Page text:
The indian asil
The aristocrat among Game fowl
The Asil is the product of selective breeding from victors in combat over severl millenie under the severest test of courage when a single combat was fought over 4 days with blunted spurs padded with tenfolds of tape. Compared to this system the fight in naked heel is not nearly as satisfactory as a test of gameness. No other breed of fighting cock possesses the courage and tenacity to survive such an ordeal or for that matter to undergo the arduous training involved. An Arabic the word "Asil" means noble and applicable to any living creature whether horse, camel, falconan, m or game fowl. In this instance it designates a breed or gamefowl, in which inessentials for a fighter such as the comb, wattles, fluffy feathers and elongate intestines have been reduced to a minimum. A throughbred Asil cock is an amazing combination of speed, power and gameness, within a beautifully proportioned body admirably adapted for such combat. These birds were the zealously guarded property of the nobility and were fought for very high stakes. In fact an Asil was considered a fit gift for royalty and breeders regarded the selling of birds or eggs as a gross breach or etiquette. A highly paid Ustad (master trainer) was employed together with one assistant for every twelve birds.
When the chickens are 4 mos.old they are separated from the mother which would otherwise remain with them for as long as a year. They are then hand fed to acuustron them to the trainer. The Asil develops more slowly than do other breeds, a necessity for the accumulation of its dense, dry muscle. The cockerel commences to crow at six months, and the spurs emerge after a year. Its training commences at this stage which is in autumn in time to have the bird fighting fit six months later in spring before the summer rains when moulting occurs.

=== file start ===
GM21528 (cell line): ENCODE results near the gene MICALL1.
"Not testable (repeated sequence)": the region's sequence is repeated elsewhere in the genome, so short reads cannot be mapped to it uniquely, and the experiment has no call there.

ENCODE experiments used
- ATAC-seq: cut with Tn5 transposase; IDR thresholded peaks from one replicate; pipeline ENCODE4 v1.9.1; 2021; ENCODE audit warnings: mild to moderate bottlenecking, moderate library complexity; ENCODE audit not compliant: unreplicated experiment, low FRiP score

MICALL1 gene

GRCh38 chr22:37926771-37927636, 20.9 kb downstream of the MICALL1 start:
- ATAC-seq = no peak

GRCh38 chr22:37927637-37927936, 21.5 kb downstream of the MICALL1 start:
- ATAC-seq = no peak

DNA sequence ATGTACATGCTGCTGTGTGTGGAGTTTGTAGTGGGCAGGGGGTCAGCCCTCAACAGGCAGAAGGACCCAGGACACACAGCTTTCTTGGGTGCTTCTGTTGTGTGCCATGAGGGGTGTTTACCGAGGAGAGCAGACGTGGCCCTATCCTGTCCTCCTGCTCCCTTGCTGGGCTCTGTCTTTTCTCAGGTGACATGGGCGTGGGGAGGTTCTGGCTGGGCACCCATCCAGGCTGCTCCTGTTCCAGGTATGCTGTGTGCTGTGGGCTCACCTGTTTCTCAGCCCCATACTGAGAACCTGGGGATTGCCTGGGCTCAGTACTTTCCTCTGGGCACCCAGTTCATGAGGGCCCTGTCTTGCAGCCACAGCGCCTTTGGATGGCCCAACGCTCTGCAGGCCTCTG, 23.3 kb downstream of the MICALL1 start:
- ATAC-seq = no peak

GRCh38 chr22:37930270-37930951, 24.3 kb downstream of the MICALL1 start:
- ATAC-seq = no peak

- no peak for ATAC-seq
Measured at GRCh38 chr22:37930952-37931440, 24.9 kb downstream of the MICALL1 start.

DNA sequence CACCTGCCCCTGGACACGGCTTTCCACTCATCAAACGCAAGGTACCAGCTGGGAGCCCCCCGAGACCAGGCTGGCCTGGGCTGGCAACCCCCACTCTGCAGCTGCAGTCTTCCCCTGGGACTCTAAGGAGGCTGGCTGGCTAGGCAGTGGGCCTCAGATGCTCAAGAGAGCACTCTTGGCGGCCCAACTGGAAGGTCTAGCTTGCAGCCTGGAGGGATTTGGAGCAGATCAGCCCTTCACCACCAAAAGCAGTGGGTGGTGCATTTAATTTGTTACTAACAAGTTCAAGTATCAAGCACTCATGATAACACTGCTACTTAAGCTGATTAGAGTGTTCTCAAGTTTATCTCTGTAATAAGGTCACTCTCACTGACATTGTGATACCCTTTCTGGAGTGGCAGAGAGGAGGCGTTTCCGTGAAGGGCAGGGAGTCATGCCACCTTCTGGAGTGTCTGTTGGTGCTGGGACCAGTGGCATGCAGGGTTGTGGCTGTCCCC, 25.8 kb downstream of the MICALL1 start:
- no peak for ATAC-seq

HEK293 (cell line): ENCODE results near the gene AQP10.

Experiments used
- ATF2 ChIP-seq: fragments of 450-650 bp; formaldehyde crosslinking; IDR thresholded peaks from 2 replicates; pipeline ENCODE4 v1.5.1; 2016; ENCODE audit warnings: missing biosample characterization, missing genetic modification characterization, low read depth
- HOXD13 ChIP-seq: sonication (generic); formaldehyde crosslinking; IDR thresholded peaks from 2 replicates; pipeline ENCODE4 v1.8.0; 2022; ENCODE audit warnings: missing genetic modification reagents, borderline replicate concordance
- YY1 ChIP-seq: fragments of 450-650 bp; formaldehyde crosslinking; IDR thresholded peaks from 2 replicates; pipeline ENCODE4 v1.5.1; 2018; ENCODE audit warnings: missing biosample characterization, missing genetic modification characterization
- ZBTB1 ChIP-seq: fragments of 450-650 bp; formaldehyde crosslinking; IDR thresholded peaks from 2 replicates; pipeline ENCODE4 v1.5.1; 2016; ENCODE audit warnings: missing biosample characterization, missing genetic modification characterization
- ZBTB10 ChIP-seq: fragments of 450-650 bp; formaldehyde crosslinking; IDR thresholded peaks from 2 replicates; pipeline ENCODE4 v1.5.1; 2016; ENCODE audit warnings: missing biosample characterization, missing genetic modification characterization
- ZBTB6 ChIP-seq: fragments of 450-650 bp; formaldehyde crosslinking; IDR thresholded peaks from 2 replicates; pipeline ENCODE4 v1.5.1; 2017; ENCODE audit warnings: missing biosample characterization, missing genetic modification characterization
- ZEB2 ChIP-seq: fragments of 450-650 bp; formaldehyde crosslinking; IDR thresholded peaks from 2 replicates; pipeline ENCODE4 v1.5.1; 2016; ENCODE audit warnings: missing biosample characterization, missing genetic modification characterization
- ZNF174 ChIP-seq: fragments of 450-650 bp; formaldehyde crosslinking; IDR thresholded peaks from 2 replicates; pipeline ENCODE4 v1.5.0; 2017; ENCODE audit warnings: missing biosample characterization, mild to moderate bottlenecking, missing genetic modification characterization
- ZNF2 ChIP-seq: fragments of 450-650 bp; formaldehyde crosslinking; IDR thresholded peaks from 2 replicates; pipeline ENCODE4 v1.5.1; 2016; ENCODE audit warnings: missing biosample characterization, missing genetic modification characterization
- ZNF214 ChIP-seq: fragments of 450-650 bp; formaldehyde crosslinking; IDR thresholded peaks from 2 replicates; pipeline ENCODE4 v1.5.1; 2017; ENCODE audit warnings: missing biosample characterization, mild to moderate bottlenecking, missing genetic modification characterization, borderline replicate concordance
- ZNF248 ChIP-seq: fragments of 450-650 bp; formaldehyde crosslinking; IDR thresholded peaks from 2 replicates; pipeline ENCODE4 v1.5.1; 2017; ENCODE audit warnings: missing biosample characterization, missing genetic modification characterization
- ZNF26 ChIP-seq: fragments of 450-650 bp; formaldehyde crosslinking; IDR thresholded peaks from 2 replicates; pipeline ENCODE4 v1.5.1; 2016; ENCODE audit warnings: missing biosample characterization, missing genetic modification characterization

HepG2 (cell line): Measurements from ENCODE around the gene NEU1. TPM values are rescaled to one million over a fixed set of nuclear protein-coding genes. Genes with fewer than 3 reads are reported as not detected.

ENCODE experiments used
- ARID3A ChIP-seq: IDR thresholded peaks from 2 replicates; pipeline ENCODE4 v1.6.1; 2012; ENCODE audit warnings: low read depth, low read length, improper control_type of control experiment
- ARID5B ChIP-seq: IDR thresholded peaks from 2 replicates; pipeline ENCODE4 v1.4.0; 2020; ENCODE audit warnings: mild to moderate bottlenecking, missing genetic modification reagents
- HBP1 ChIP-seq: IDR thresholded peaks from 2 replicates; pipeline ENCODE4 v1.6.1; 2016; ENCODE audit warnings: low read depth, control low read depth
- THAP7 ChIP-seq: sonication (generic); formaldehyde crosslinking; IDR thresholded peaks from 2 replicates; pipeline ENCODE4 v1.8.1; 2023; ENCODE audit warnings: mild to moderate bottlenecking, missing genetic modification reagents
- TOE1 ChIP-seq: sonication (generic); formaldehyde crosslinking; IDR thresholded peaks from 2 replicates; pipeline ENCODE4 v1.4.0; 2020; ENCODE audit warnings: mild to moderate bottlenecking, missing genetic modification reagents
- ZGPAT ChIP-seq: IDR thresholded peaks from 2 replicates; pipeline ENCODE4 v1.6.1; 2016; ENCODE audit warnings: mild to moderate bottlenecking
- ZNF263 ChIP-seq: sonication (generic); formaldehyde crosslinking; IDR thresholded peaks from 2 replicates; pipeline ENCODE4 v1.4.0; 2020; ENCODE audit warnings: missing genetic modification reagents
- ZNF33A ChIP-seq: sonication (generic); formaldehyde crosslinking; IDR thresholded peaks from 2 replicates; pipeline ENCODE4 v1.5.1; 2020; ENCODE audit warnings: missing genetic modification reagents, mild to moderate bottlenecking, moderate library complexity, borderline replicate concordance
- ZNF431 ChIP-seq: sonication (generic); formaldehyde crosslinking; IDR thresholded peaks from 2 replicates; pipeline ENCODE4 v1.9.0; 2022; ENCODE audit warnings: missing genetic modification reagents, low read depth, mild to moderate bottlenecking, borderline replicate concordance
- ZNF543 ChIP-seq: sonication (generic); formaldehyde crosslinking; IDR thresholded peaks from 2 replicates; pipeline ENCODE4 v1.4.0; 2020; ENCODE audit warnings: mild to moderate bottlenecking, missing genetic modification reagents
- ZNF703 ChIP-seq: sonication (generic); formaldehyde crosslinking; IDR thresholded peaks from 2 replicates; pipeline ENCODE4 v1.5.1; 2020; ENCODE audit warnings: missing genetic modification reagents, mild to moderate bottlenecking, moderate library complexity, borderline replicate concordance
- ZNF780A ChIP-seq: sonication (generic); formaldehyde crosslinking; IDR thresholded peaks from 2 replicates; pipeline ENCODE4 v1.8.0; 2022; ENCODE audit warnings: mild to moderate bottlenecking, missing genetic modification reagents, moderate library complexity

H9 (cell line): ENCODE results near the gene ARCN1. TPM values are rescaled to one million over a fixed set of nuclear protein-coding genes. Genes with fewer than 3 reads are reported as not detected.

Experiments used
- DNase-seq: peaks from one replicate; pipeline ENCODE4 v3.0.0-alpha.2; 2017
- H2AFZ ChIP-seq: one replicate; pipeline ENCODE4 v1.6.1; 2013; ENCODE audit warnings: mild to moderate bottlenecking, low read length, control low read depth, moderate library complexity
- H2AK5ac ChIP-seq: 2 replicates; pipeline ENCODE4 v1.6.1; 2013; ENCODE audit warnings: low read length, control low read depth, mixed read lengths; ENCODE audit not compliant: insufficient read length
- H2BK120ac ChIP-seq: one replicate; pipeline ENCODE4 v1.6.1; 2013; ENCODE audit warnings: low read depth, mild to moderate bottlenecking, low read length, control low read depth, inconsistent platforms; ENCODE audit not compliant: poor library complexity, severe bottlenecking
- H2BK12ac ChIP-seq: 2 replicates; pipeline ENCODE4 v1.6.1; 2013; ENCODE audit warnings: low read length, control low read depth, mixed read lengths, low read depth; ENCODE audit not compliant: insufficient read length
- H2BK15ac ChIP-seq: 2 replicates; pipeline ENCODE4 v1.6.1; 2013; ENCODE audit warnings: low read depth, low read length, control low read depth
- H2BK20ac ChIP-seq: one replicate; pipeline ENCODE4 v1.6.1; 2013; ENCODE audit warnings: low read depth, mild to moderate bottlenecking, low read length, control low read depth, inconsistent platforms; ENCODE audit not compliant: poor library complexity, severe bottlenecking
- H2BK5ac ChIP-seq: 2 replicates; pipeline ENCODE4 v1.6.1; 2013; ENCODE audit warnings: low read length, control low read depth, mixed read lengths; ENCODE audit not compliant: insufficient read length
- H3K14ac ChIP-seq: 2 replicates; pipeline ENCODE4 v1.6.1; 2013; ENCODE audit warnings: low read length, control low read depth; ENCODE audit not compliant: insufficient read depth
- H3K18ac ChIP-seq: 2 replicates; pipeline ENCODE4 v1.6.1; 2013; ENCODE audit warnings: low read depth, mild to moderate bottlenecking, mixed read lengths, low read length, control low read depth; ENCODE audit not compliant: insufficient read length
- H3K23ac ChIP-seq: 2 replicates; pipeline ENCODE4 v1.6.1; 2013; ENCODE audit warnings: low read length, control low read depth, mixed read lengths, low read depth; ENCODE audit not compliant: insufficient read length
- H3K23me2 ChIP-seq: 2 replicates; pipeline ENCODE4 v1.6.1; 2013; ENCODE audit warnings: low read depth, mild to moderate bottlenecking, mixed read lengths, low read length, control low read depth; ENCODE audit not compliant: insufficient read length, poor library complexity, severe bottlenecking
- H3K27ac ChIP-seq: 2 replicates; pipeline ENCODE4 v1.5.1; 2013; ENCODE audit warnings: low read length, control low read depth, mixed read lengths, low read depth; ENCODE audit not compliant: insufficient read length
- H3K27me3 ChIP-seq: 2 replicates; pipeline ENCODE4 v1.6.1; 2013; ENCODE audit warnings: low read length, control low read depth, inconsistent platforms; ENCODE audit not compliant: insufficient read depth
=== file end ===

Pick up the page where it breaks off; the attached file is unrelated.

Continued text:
The cockerel is kept seperate from the other birds, exercised, and fed twice a day. The 'Murgh Nama' an old Indian treatise, recommends extremely, and perhaps unreasonably, complicated food mixtures. However, simpler ones are generally adopted today. The morning feed consists of a few pellets of millet and wheat dough mixed with small quantities of some other flour such as that of gram. In the evening, millet is given after soaking it for about six hours in water. Lots of green food and shell grit are necessary components of the diet. During months of scarcity, garlic is a suitable substitute for green food. Remarkably little food is given to the cock and the crop should be empty by exercise time. The bird is watered in the afternoon and when let out is kept muzzled with a string around the beak which is tied behind the comb to prevent it swallowing anything other than its fixed diet. As training progresses, the bulkier food are suppressed and concentrated ones such as eggs, meat and sugar substituted so as to reduce the belly as much as possible. Liquids are restricted for a few days prior to the fight. When fully trained the bird's muscles should stand out conspicuously and should not be juicy.